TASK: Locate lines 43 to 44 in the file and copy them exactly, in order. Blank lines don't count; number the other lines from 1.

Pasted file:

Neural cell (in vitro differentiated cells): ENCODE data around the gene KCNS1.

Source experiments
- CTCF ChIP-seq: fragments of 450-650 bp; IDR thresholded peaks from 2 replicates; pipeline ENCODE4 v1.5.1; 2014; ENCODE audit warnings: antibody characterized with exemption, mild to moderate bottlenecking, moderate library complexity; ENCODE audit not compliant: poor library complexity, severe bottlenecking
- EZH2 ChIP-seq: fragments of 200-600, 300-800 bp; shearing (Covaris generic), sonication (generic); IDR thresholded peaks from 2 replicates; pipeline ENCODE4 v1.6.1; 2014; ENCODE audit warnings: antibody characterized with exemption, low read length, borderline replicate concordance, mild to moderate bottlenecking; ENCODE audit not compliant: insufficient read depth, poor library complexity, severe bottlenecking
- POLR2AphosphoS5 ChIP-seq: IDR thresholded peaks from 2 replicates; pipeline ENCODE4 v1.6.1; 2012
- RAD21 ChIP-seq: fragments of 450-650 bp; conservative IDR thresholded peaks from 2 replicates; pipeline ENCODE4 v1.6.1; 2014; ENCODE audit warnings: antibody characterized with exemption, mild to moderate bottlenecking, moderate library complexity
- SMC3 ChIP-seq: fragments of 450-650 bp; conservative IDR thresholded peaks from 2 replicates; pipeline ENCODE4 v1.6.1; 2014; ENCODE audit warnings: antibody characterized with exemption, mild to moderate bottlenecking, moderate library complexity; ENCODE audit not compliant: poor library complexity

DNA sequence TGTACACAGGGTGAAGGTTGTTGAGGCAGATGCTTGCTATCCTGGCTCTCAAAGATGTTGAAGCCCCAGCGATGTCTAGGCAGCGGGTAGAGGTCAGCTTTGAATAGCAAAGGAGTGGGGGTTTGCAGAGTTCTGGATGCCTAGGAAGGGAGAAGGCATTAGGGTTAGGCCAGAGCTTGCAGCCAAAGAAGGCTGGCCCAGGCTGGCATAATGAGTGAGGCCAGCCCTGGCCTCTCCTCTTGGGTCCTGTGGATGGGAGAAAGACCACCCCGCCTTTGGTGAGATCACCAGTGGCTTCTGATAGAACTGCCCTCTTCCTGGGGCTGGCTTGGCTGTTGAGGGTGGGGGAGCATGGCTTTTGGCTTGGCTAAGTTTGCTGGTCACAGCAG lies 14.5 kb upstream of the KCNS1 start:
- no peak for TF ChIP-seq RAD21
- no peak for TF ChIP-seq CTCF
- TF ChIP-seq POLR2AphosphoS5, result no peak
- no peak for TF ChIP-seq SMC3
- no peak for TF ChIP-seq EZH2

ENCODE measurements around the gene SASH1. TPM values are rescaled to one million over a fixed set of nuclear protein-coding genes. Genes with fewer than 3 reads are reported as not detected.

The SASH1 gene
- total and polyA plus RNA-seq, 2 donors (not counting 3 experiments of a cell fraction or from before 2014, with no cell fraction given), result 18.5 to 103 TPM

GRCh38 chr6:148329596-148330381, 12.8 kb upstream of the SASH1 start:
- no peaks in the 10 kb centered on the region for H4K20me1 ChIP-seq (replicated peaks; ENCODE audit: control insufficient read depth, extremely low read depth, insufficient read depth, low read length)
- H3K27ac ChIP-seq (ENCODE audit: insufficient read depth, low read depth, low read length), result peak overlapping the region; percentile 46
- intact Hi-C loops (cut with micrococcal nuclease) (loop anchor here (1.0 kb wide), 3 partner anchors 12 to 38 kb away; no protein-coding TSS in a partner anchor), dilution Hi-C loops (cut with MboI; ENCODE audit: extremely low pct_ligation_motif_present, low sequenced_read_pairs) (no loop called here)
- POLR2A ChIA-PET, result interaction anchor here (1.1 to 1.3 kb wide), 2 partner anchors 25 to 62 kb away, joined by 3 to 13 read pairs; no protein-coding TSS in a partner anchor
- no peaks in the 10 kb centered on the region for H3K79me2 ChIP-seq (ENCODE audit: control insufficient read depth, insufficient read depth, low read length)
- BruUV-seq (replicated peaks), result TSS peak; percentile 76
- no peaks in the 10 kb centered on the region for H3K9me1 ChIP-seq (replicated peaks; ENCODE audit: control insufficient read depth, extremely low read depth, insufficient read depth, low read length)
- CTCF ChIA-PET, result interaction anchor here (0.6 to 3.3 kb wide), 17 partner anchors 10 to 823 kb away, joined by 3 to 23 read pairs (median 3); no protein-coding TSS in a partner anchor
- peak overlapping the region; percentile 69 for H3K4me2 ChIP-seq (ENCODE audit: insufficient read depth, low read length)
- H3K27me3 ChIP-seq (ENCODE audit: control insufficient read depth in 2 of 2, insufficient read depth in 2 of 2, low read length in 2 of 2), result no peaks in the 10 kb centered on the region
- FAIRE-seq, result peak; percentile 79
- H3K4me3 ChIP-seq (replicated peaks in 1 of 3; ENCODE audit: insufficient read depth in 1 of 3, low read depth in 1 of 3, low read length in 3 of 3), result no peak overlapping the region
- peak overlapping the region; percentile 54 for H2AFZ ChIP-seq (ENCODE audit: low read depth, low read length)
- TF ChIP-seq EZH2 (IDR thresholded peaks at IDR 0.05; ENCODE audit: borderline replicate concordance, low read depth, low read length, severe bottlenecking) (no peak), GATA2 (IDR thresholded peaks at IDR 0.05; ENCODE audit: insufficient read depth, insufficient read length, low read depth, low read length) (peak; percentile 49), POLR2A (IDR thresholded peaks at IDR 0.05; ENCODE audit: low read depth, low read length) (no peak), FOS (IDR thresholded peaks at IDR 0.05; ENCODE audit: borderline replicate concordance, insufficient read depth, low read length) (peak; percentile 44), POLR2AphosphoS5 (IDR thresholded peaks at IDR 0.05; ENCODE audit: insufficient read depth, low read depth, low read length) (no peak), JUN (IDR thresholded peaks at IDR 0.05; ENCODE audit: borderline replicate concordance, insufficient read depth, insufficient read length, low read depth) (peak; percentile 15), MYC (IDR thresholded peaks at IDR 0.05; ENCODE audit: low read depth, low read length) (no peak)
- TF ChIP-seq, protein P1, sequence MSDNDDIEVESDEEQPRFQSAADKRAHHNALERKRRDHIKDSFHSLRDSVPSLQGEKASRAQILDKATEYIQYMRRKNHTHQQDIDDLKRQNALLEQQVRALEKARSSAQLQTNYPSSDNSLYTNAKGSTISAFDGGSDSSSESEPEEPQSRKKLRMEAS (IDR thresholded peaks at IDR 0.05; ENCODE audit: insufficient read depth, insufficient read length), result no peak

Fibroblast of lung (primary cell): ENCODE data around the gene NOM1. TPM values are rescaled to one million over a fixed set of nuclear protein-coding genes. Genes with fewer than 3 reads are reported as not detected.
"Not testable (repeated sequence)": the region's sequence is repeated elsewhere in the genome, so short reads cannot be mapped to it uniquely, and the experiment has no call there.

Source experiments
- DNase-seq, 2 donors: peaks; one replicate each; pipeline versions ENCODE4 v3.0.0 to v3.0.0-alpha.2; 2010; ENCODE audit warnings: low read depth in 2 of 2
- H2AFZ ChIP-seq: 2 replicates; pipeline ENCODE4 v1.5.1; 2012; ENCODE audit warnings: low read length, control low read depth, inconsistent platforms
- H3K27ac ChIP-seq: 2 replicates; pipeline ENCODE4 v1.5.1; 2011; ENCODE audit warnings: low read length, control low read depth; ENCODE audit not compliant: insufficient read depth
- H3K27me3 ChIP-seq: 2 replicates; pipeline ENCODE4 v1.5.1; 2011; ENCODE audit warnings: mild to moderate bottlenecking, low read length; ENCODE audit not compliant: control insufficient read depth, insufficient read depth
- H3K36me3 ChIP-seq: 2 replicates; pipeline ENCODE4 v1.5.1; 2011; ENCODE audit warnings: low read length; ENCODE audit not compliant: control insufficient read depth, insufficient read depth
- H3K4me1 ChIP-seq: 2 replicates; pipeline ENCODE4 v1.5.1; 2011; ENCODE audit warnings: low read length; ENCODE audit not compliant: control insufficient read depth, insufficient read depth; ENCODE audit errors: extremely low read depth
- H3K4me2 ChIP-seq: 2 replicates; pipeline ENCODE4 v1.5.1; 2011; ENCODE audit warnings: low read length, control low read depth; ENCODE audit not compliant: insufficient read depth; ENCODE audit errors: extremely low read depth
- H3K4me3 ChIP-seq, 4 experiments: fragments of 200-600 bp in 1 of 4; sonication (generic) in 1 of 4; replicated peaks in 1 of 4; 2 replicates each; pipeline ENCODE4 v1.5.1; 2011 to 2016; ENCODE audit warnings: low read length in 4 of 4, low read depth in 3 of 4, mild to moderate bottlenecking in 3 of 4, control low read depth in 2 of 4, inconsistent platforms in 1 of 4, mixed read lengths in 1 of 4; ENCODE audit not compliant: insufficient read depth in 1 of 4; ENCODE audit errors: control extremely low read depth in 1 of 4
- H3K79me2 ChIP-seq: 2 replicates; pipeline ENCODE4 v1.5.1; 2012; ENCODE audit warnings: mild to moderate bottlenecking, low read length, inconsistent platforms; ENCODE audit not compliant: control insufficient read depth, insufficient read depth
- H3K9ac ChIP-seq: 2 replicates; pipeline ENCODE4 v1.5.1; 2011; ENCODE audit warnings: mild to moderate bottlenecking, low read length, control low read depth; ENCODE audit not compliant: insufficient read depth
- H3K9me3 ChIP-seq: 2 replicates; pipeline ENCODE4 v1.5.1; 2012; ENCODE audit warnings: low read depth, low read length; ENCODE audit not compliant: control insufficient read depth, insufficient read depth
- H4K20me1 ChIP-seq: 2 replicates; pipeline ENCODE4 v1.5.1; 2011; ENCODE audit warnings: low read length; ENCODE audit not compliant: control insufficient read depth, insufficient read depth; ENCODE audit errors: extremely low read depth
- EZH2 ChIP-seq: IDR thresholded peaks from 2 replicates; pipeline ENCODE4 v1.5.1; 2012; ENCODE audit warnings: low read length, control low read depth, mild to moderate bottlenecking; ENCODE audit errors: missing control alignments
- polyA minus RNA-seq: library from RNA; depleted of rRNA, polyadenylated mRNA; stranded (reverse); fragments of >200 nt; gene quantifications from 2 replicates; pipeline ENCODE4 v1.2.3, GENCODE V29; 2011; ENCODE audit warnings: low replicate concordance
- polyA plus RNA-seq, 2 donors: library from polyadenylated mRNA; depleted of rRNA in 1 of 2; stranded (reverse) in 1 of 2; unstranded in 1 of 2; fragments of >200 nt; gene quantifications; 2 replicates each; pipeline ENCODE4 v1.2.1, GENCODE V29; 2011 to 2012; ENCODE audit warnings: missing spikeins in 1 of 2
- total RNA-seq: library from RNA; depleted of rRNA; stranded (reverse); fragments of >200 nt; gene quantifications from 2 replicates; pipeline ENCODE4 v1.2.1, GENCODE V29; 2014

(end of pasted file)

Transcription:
- H3K4me3 ChIP-seq, 4 experiments: fragments of 200-600 bp in 1 of 4; sonication (generic) in 1 of 4; replicated peaks in 1 of 4; 2 replicates each; pipeline ENCODE4 v1.5.1; 2011 to 2016; ENCODE audit warnings: low read length in 4 of 4, low read depth in 3 of 4, mild to moderate bottlenecking in 3 of 4, control low read depth in 2 of 4, inconsistent platforms in 1 of 4, mixed read lengths in 1 of 4; ENCODE audit not compliant: insufficient read depth in 1 of 4; ENCODE audit errors: control extremely low read depth in 1 of 4
- H3K79me2 ChIP-seq: 2 replicates; pipeline ENCODE4 v1.5.1; 2012; ENCODE audit warnings: mild to moderate bottlenecking, low read length, inconsistent platforms; ENCODE audit not compliant: control insufficient read depth, insufficient read depth